match lighting composites
Catalog > Free Tutorials > Match Lighting for Composites with this Secret Tool!
  • Match Lighting for Composites with this Secret Tool!

  • by Aaron Nace
    October 9, 2018
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match lighting compositesmatch lighting composites



Download Sample Images

Click the link below to download the sample images and follow along with this tutorial.


Tutorial Description

Matching the light between two images is one of the keys to creating a realistic composite. Now what if we told you there was a secret tool hidden within Photoshop that will help you get the job done and with incredible results? Well, the secret’s out! Learn how to use a Threshold Adjustment Layer in combination with a Levels Adjustment Layer to realistically place a person into any new environment!

A Guide for Compositing

When placing a subject onto a new background, it can be tricky to get the lighting to be a perfect match. This technique works as a guide to make sure that the highlight and shadows levels are the same between the layer with your subject and the layer with the new background.

And it’s all thanks to Threshold Adjustment Layers.

Threshold Adjustment Layers

You may not have used Threshold Adjustment Layers before. Why? Well, because the effect looks pretty strange. While it may not look super useful on the surface, it’s indeed a powerful tool to measure highlights and shadows in an image.

The Threshold Adjustment Layer will convert an image into a high-contrast black and white photo. When you set the threshold amount, any pixels lighter than that number will read as pure white, and any pixels dark will read as pure black. This will allow you to clearly see the lightest and darkest areas of any picture.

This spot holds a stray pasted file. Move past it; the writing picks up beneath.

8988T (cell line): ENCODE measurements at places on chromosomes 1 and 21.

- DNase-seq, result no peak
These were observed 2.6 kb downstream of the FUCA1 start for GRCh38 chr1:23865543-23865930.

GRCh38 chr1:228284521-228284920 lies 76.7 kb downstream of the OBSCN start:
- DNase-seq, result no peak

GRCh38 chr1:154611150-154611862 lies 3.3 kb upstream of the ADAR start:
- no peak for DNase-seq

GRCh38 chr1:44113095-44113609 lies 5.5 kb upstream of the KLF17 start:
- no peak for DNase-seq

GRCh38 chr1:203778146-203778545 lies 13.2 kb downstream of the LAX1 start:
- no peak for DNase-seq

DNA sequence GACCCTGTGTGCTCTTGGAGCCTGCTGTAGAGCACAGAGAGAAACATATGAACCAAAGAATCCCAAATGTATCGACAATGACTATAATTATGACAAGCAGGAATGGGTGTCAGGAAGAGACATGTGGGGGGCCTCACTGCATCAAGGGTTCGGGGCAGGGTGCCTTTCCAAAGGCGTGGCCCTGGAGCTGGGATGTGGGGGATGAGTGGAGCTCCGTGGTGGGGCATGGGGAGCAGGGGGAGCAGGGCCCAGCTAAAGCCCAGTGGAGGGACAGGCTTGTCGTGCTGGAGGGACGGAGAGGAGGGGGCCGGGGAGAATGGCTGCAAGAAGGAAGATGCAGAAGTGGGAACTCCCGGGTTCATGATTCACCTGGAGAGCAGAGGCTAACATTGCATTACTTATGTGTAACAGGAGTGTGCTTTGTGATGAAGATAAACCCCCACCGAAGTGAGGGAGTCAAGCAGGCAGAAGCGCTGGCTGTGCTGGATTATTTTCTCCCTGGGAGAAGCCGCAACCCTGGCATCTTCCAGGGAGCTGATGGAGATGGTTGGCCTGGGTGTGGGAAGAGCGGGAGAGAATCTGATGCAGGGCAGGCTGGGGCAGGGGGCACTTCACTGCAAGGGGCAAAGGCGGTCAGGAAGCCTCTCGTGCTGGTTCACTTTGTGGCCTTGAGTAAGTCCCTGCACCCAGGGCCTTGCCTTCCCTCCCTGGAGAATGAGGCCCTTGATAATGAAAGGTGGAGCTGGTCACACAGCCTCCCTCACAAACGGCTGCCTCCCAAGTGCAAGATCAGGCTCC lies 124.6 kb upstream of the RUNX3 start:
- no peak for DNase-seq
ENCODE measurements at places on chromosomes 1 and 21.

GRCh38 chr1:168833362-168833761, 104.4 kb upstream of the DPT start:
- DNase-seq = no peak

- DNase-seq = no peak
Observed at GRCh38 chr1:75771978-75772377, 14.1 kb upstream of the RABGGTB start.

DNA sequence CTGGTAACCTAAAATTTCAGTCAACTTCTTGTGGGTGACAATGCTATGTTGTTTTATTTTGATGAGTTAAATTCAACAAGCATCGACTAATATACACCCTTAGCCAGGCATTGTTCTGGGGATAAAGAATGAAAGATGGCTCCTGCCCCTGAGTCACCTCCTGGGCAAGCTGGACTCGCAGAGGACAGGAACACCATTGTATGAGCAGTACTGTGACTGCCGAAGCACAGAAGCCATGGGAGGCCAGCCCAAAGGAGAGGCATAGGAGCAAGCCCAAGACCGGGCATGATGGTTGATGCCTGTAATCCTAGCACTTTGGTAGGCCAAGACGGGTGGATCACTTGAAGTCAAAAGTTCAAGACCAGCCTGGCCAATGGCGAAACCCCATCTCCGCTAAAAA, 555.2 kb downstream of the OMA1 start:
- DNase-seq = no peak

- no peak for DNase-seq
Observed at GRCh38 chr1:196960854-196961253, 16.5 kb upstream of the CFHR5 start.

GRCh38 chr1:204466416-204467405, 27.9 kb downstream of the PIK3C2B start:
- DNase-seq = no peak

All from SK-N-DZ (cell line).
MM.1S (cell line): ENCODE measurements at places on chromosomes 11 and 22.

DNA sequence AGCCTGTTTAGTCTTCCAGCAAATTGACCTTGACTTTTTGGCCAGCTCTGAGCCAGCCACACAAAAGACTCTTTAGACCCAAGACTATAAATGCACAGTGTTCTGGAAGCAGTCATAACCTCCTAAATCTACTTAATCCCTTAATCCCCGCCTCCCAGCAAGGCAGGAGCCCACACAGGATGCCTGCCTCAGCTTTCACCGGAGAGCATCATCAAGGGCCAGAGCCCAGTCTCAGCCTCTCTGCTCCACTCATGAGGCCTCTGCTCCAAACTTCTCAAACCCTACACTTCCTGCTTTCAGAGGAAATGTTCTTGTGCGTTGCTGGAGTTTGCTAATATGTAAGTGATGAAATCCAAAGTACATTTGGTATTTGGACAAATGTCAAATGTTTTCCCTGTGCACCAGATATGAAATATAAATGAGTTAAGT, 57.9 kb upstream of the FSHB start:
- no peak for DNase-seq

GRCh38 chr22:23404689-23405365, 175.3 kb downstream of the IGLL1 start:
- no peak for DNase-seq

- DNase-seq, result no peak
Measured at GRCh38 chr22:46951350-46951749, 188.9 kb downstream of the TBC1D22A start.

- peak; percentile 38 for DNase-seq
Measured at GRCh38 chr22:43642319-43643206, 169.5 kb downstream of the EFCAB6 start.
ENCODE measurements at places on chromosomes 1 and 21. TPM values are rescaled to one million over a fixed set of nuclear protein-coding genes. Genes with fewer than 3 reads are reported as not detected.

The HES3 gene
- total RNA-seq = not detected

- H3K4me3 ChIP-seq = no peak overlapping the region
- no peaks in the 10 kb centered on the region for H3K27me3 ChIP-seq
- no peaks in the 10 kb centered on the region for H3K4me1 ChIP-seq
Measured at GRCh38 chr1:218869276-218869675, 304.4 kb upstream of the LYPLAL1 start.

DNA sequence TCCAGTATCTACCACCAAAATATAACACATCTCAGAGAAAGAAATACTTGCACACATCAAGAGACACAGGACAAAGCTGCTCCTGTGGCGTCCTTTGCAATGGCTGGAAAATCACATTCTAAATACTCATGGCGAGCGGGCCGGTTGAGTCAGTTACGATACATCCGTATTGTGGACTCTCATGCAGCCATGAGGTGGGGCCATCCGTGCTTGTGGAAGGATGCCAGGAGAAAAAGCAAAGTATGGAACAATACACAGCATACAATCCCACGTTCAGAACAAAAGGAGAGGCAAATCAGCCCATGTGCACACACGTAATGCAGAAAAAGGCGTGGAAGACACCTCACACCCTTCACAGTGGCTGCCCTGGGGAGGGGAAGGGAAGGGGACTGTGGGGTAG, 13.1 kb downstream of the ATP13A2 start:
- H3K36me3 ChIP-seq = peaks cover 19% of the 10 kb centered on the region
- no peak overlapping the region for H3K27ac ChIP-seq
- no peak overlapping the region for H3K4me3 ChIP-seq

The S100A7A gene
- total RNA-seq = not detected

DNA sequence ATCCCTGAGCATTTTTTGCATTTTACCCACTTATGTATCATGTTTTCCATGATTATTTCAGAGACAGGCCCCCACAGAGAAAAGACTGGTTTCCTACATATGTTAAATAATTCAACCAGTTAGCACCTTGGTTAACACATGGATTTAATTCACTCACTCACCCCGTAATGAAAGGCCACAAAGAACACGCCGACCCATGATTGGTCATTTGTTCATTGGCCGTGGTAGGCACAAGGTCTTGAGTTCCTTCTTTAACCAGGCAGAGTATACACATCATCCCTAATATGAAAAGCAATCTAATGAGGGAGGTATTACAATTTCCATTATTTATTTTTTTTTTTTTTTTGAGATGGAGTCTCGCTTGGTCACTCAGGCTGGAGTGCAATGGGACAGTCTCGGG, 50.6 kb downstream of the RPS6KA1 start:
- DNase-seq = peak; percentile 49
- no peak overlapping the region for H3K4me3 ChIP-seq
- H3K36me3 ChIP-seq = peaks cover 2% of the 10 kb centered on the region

In our example, we’ve placed the subject onto a new background. After applying the Threshold Adjustment Layer, you’ll notice that the sky turns to pure white as well as a large portion of the subject. For realistic lighting conditioning, the brightest light in an image should be the source of the light – everything else should fall into a darker range, even if just slightly.

Adjusting Levels

Now that we know that we need to bring down the highlights on our subject a bit, we can use a Levels Adjustment Layer clipped to our subject layer to make it happen. Simply add a new Levels Adjustment Layer on top of the subject layer, right click and select Create Clipping Mask, then lower the right-most slider.

You can make the Threshold Adjustment Layer visible as you do this to check your work. Ideally, only the sky will show areas of pure white (since that is the main light source). The subject’s skin and clothing should appear as pure black on the Threshold Adjustment Layer, but you don’t want to lower the Levels too much so that the light appears unnatural.

This is a powerful tool that can add more precision to your work. If you’re new to compositing, make sure that any images you plan on combining were taken in similar lighting situations. In our example, we used an image of a subject taken outdoors on a sunny day and a background taken outdoors on a sunny day. This made it much easier to bring the light levels into a similar, realistic range.

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